There are, however, exemptions to this. For example, the court may consider whether such a restraint is reasonable and in the public interest, or whether the party subject to the clause has been sufficiently compensated for that restraint. It may also look at industry practice and other similar contracts within the industry. How this might apply in terms of this season in the National League is almost infinitely debatable. Again, though, it would depend on the specifics of any claim brought. The Gloucester City co-chairman Alex Petherham claimed last week to have “formally started legal action” against the outcome of last week’s vote. What are the specifics of this claim?
There might be a claim to be made that the League’s voting structure is not truly “democratic” in the sense of each member club having the same voting rights (NL clubs have a vote each, while NLN and NLS clubs have eight votes per division), but this is not necessarily uncommon within football. Until the creation of the Premier League, the Football League divided its clubs into “full” and “associate” members, with different voting rights for clubs in its top two divisions and clubs in its bottom two divisions. The League would likely argue that it’s their house and their rules, and that all clubs enter into membership in full knowledge of all of its rules and regulation. Were formal complaints brought over the voting structure before the vote took place? Because if they weren’t this all starts to look a bit like seeking to overturn the result of the vote simply because it didn’t go the way those clubs wanted.
Meanwhile, any hopes that last week’s vote would at least result in the National League playing on as per normal were dashed almost immediately. Dover Athletic and King’s Lynn Town were amongst the seven clubs in the National League to vote to end the season, and they were due to play yesterday afternoon. With Dover having furloughed their players and King’s Lynn having confirmed that they had the wherewithal to be able to play two more matches and no more, though, the match was not played.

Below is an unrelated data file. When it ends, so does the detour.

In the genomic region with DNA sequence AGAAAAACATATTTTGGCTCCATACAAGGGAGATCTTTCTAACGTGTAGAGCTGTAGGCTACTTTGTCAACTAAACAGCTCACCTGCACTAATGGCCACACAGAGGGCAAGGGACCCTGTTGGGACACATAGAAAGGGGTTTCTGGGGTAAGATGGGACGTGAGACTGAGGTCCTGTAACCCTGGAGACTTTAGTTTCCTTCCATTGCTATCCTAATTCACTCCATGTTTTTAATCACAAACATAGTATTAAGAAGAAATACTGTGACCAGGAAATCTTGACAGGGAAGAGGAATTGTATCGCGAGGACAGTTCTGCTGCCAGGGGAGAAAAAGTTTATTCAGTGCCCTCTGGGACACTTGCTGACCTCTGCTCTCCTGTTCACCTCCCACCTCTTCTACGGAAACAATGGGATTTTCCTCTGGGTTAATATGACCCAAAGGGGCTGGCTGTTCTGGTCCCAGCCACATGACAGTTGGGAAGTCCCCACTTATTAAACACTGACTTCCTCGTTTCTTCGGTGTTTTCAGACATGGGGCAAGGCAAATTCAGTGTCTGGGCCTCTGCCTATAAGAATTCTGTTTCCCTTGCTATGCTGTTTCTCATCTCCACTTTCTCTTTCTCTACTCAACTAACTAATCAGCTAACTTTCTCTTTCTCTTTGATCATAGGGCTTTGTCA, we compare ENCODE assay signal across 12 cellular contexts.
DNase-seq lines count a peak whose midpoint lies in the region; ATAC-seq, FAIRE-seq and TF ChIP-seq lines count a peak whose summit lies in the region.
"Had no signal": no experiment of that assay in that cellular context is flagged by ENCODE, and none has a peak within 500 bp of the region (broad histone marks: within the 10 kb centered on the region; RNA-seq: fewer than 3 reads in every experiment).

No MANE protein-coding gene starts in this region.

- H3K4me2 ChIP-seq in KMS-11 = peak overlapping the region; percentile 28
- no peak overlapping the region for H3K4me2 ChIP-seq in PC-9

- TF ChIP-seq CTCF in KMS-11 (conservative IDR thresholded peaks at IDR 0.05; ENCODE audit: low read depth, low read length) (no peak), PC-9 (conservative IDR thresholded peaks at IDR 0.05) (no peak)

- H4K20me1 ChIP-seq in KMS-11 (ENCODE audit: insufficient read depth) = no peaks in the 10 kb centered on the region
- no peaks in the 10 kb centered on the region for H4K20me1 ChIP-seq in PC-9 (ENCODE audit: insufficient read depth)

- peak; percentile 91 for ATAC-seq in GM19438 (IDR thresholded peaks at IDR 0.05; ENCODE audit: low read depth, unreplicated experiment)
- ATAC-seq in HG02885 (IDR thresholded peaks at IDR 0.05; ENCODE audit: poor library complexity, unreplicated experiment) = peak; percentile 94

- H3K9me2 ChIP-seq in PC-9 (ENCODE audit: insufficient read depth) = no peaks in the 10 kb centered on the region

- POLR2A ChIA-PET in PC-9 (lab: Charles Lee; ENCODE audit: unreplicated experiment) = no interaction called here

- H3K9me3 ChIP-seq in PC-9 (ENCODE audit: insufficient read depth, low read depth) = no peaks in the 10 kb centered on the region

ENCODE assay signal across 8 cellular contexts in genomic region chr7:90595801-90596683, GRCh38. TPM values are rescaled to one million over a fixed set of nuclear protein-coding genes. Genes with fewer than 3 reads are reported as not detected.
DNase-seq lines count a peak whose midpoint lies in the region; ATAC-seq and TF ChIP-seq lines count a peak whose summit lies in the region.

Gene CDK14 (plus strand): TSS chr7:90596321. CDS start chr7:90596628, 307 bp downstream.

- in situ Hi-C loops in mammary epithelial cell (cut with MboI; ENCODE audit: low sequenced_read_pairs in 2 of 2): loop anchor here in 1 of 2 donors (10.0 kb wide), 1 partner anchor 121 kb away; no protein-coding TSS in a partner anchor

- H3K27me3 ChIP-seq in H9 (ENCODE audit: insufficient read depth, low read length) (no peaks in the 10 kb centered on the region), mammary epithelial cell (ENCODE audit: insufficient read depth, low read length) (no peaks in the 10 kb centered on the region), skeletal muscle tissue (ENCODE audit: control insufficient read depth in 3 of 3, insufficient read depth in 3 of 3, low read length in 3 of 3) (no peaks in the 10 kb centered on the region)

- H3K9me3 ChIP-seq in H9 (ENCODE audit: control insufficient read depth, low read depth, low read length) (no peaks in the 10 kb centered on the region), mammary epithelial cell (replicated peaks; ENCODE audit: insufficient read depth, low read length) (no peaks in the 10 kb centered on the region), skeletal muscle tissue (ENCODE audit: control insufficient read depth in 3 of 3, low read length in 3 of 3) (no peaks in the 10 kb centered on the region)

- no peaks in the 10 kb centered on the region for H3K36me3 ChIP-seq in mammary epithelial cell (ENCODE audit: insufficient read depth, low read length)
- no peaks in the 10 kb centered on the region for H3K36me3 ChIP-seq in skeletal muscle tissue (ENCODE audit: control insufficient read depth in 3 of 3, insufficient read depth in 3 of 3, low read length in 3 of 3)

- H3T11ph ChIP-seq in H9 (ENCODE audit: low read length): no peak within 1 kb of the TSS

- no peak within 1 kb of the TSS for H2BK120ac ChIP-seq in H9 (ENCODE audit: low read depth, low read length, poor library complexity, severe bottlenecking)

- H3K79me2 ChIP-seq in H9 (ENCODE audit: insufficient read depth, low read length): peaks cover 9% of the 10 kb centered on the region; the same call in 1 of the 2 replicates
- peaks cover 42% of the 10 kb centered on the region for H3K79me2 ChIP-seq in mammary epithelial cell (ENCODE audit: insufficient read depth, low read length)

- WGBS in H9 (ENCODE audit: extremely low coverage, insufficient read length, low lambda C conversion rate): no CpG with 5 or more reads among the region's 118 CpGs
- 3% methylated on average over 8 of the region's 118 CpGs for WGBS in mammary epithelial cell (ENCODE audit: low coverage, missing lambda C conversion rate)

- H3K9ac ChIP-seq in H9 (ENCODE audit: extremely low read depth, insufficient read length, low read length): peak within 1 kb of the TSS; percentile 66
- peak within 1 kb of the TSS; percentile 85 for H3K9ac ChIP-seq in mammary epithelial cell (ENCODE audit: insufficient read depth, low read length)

Dover have already been charged by the National League with failing to fulfil two fixtures, and chairman Jim Parmenter, who’d already resigned his position on the League’s board, saying, “We are clearly very disappointed that the National League seem to be sticking to their guns and applying rules of the competition with no proper awareness or consideration for the exceptional circumstances we find ourselves in.” With the fines for this ranging from £2,500 to £10,000, how on earth are clubs who are already teetering on the brink of insolvency ever supposed to pay such fines?
And the result of all of this is an absolute mess. At this point in time, there are definitely matters relating to the administration of the National League that require urgent investigation. At the risk of sounding like a stuck record… what was the distribution model used for the money paid to clubs after the end of September? Why hasn’t the Bernstein investigation into this been published? And how did we get into a position in which clubs believed that further funding would be in the form of grants rather than loans when that plainly wasn’t the case? This season has been one of failure after failure by the board of the National League, and clubs fighting amongst themselves is only obscuring these extremely important questions.
To be clear, all of the above is not intended as an attack on the clubs who do wish to play on and complete their seasons. It is obviously understandable that different clubs have different priorities, and these positions are all fair and reasonable. The ultimate issue has been months of mismanagement by the board of the National League, and that is what really needs to be fixed, if non-league football is to prosper in whatever the post-pandemic “new normal” turns out to look like. At the moment, though, the three divisions of the National League are tearing themselves apart, and everybody concerned – players, staff, and fans themselves – will ultimately suffer if more common ground between clubs cannot be found. The stakes are as high as they could be for non-league football, but in a leadership vacuum the possibility remains that all of this could just disintegrate.